compliance thereof were directed to be cancelled. In the Writ Petition Nos. 9162 of 1987 and 9386 of 1987, the order passed in the year 1969 by the Central Government in regard to two bighas and ten biswas out of the disputed subject matter of four bighas and one biswa and thereafter order passed in appeal and revision of Harnath Chaturvedi in the years 1972 and 1973 and subsequent orders that have been passed on their basis were the subject matter of dispute.
8. State of Uttar Pradesh had questioned its bonafides and had requested Central Government to conduct an enquiry in terms of Section 54 of the Act upon which the Deputy Secretary, Department of Evacuee Properties of Home Ministry of the Central Government had on 21.2.1986 expressed his views for making an enquiry. According to High Court, against the expression of view for an inquiry, there was no justifiable reason for issuing any direction, order or writ. Therefore, the writ petitions nos. 9162 and 9386 of 1987 were held to be without merit and were dismissed.
9. Learned counsel for the appellant submitted that there could be no vesting unless interest is separated because of the 11
provisions of the Separation Act. The applications were made under Section 27 of the Act and Section 54 of the Disabled Persons Act. Section 27 applications were in respect of sale of Harnath's property. It is to be noted it was contended that the sale was approved by the Assistant Custodian. In the earlier Special Leave Petition this Court had directed to consider the validity of order dated 11.11.1982 and the consequential order dated 16.11.1982. The High Court stated that there is no indication as to under what provisions of law the order was passed. There was no challenge to the order under Section 22 dated 31.1.1993 and the order in the writ petition noted this position. Therefore it is submitted that the High Court was not justified in saying that there was no jurisdiction to deal with the matter.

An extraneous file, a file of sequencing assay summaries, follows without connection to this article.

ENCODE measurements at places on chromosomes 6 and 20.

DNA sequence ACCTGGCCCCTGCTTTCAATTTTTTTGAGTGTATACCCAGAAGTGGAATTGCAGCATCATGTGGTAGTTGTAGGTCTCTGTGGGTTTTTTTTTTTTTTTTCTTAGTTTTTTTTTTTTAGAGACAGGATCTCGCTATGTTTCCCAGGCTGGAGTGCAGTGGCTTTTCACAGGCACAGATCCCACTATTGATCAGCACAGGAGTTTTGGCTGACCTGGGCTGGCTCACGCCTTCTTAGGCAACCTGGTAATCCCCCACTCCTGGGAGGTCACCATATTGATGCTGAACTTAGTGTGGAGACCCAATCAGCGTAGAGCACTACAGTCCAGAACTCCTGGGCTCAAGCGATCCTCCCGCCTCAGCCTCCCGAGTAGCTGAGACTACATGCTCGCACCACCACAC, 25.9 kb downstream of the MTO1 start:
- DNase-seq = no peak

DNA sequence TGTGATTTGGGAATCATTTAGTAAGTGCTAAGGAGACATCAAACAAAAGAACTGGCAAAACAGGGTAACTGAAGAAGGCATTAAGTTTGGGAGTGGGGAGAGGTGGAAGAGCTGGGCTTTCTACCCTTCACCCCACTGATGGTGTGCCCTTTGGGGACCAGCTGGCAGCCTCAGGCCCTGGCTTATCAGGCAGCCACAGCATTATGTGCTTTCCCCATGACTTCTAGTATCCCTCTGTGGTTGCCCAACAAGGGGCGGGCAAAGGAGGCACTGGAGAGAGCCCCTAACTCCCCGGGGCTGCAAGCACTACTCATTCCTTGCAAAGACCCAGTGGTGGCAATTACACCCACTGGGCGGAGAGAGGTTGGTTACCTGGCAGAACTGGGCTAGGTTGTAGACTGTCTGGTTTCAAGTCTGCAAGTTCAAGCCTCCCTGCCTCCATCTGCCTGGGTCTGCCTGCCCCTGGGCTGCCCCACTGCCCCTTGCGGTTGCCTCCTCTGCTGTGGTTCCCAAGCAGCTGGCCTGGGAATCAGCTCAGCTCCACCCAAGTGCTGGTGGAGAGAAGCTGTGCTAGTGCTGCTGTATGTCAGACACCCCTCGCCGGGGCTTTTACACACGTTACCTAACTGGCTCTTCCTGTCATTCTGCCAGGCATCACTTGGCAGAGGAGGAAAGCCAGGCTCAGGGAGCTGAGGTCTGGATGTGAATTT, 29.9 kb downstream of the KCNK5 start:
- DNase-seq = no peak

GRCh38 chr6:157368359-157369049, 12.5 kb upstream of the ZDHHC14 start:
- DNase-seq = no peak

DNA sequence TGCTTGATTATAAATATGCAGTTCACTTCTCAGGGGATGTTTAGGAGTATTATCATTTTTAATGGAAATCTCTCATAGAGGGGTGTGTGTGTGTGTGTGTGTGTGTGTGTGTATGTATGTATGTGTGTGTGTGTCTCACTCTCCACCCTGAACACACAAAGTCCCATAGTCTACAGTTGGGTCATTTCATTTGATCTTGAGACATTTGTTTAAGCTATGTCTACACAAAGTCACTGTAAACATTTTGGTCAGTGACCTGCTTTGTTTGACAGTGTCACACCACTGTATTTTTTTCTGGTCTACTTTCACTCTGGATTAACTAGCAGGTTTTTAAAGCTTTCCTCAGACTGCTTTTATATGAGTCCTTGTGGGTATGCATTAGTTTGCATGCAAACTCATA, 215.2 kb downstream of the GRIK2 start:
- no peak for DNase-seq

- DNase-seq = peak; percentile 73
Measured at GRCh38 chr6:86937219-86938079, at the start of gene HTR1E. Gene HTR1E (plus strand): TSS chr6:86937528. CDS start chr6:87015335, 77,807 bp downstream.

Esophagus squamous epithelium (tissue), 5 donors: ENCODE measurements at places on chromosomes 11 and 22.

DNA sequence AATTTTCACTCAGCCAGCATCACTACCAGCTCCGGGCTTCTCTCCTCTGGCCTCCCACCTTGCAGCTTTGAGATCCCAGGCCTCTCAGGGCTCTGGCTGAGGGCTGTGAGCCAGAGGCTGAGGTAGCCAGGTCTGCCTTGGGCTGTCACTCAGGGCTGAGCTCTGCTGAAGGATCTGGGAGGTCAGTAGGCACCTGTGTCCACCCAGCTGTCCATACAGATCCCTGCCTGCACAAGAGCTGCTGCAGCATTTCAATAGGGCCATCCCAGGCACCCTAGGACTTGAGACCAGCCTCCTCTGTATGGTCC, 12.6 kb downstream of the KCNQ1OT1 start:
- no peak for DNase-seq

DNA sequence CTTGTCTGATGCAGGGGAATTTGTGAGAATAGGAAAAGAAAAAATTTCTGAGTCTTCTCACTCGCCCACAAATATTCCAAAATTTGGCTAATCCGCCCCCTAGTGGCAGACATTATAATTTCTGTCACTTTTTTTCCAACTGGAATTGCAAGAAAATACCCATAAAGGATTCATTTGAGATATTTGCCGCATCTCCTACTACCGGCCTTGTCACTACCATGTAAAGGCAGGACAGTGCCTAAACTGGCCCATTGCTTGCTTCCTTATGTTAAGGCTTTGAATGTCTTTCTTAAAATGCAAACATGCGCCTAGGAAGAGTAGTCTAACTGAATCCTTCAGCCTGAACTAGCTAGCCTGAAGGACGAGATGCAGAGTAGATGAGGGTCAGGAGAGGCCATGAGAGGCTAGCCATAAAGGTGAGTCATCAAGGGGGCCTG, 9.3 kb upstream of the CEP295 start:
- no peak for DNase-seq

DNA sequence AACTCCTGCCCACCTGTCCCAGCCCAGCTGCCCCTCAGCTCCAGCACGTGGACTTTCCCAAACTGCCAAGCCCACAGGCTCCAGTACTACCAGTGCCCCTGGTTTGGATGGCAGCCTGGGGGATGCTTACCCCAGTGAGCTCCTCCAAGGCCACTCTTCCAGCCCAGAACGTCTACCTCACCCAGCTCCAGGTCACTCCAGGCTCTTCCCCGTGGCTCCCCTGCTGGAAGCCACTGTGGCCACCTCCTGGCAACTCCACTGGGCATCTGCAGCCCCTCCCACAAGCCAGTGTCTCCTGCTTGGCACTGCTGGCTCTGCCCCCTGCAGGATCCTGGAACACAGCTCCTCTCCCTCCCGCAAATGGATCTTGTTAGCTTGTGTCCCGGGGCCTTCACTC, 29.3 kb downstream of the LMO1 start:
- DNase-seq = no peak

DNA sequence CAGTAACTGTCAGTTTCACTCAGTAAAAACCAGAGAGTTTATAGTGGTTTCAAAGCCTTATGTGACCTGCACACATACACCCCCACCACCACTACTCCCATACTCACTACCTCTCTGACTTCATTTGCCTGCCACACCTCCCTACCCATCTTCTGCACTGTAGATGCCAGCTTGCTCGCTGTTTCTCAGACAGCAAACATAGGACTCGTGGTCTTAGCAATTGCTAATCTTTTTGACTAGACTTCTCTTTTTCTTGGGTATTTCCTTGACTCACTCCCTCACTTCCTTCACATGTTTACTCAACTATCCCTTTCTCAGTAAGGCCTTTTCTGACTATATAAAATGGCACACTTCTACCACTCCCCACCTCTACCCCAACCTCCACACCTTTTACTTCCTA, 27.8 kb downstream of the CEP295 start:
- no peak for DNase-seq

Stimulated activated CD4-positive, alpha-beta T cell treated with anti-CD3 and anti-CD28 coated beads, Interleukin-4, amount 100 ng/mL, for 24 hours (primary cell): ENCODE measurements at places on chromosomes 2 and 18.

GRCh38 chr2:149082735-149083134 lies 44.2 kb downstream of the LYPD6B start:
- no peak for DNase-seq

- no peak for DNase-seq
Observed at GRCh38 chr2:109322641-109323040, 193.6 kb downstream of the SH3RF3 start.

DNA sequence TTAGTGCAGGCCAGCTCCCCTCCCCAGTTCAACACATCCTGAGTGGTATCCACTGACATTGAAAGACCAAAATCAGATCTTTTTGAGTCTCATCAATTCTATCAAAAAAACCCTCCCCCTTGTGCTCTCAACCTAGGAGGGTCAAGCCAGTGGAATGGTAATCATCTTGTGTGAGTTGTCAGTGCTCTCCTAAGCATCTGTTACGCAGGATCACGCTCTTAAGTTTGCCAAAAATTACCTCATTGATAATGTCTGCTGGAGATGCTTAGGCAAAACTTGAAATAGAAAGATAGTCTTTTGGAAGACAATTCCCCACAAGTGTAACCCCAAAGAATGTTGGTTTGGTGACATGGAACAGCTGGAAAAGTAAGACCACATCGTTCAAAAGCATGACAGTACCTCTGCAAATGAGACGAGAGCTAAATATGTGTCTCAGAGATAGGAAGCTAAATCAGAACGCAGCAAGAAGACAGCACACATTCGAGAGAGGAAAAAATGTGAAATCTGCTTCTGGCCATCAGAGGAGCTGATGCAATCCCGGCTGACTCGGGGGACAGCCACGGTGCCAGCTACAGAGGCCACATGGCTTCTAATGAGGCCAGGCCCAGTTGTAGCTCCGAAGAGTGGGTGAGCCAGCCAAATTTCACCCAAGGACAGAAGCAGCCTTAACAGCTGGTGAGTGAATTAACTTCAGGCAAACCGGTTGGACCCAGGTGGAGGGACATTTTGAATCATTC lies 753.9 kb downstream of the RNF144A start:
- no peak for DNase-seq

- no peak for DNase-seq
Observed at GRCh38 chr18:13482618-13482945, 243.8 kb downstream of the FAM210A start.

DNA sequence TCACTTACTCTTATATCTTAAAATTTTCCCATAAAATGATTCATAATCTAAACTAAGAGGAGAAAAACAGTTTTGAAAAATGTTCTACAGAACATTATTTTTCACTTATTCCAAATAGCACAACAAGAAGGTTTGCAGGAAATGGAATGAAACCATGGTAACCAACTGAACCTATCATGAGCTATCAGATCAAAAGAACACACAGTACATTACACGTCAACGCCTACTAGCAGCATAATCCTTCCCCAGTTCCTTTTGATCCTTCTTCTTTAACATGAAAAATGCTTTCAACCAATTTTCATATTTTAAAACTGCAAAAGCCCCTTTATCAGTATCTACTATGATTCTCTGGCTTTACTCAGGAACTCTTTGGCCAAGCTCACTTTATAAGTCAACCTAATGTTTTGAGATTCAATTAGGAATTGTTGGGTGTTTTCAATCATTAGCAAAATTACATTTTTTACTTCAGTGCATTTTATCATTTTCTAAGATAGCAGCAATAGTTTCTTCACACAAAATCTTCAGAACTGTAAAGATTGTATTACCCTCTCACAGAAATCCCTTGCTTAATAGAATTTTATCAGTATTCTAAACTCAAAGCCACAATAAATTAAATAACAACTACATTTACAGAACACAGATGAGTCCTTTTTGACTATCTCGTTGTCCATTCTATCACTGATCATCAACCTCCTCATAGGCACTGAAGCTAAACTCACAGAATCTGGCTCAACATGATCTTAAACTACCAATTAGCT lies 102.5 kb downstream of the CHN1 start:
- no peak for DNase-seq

10. At this juncture, it is to be noted that there was no dispute that the Custodian had no authority under the Disabled Persons Act. High Court's view related to the effect of cancellation of the auction and the fact that the property vests in the State of Uttar Pradesh. Reference is also made to the letter by the Central Government to the State of Uttar Pradesh. 12
11. Learned counsel for the State of Uttar Pradesh on the other hand submitted that the entire case of the appellant is based on the order dated 31.1.1973. This Court had held that the order dated 11.11.1982 was not the consequential order but was the original order. Although the case is that the claimant is in possession of portion of the kothi No. 183/195, Civil Lines, Agra, the auction certificate was in favour of Tuljaram. The revision was filed by Harnath Chaturvedi under Section 22. Another revision under Section 22 was filed subsequently. The claim was regarding Zamindariland Bhumidari rights in respect of property in the heart of the city. There was no challenge to the auction of 1955 and the Sale Certificate till 18.11.1961. In the writ petition, there was no challenge to the aforesaid auction and sale certificate and the relief claimed related to eviction. The writ petition filed was dismissed on 6.9.1962. In the Letters Patent Appeal also there was no challenge to the auction and the sale certificate and the Letters Patent Appeal was dismissed on 27.11.1971. The directions for remand was given because the concerned parties were not heard. On remand, fresh proceedings were initiated 13
and the claim as tenant was accepted in respect of 2.11 bighas of land. As a matter of fact there was no claim to the Kothi. The stand is that only the Kothi and not the entire land was auctioned. This does not appear to be factually correct.